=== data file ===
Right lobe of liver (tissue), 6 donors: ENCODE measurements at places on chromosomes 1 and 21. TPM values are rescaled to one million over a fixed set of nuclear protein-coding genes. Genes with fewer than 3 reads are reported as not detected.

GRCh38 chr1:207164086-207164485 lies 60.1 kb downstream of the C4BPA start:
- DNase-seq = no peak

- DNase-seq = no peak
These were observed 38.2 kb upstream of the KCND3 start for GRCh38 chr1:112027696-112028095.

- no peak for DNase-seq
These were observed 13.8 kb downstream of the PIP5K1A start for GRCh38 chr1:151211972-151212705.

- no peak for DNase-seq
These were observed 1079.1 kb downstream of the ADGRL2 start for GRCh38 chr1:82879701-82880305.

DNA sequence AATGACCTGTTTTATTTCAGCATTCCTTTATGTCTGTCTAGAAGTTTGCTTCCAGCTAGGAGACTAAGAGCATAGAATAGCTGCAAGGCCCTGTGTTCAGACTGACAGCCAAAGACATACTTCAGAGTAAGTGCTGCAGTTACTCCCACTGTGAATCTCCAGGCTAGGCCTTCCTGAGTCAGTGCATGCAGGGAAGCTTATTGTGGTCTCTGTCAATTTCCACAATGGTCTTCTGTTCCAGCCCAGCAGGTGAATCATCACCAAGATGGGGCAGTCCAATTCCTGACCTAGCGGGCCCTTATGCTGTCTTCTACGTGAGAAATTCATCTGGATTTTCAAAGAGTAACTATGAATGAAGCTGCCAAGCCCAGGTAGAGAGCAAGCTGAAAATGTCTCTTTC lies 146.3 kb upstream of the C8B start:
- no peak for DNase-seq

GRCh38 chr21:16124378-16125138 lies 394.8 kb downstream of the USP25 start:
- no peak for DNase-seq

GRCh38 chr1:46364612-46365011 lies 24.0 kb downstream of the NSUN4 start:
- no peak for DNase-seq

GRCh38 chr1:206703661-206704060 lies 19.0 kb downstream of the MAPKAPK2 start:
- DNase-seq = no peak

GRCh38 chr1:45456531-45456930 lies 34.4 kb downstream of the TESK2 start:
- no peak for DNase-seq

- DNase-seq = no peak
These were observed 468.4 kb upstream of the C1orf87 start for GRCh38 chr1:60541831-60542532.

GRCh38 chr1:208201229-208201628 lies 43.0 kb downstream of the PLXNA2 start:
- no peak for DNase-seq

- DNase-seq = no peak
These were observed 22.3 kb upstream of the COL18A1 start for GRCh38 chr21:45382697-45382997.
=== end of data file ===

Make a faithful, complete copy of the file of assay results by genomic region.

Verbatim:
Right lobe of liver (tissue), 6 donors: ENCODE measurements at places on chromosomes 1 and 21. TPM values are rescaled to one million over a fixed set of nuclear protein-coding genes. Genes with fewer than 3 reads are reported as not detected.

GRCh38 chr1:207164086-207164485 lies 60.1 kb downstream of the C4BPA start:
- DNase-seq = no peak

- DNase-seq = no peak
These were observed 38.2 kb upstream of the KCND3 start for GRCh38 chr1:112027696-112028095.

- no peak for DNase-seq
These were observed 13.8 kb downstream of the PIP5K1A start for GRCh38 chr1:151211972-151212705.

- no peak for DNase-seq
These were observed 1079.1 kb downstream of the ADGRL2 start for GRCh38 chr1:82879701-82880305.

DNA sequence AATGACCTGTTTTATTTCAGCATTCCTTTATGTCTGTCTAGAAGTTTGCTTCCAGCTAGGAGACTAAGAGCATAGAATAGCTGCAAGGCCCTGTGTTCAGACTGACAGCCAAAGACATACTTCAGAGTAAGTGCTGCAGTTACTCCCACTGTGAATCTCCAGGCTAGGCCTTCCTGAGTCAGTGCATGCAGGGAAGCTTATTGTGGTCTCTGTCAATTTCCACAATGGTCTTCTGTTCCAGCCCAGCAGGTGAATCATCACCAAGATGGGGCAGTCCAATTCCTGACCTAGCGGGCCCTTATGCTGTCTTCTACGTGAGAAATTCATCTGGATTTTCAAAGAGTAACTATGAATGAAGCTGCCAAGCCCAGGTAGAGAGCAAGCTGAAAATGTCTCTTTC lies 146.3 kb upstream of the C8B start:
- no peak for DNase-seq

GRCh38 chr21:16124378-16125138 lies 394.8 kb downstream of the USP25 start:
- no peak for DNase-seq

GRCh38 chr1:46364612-46365011 lies 24.0 kb downstream of the NSUN4 start:
- no peak for DNase-seq

GRCh38 chr1:206703661-206704060 lies 19.0 kb downstream of the MAPKAPK2 start:
- DNase-seq = no peak

GRCh38 chr1:45456531-45456930 lies 34.4 kb downstream of the TESK2 start:
- no peak for DNase-seq

- DNase-seq = no peak
These were observed 468.4 kb upstream of the C1orf87 start for GRCh38 chr1:60541831-60542532.

GRCh38 chr1:208201229-208201628 lies 43.0 kb downstream of the PLXNA2 start:
- no peak for DNase-seq

- DNase-seq = no peak
These were observed 22.3 kb upstream of the COL18A1 start for GRCh38 chr21:45382697-45382997.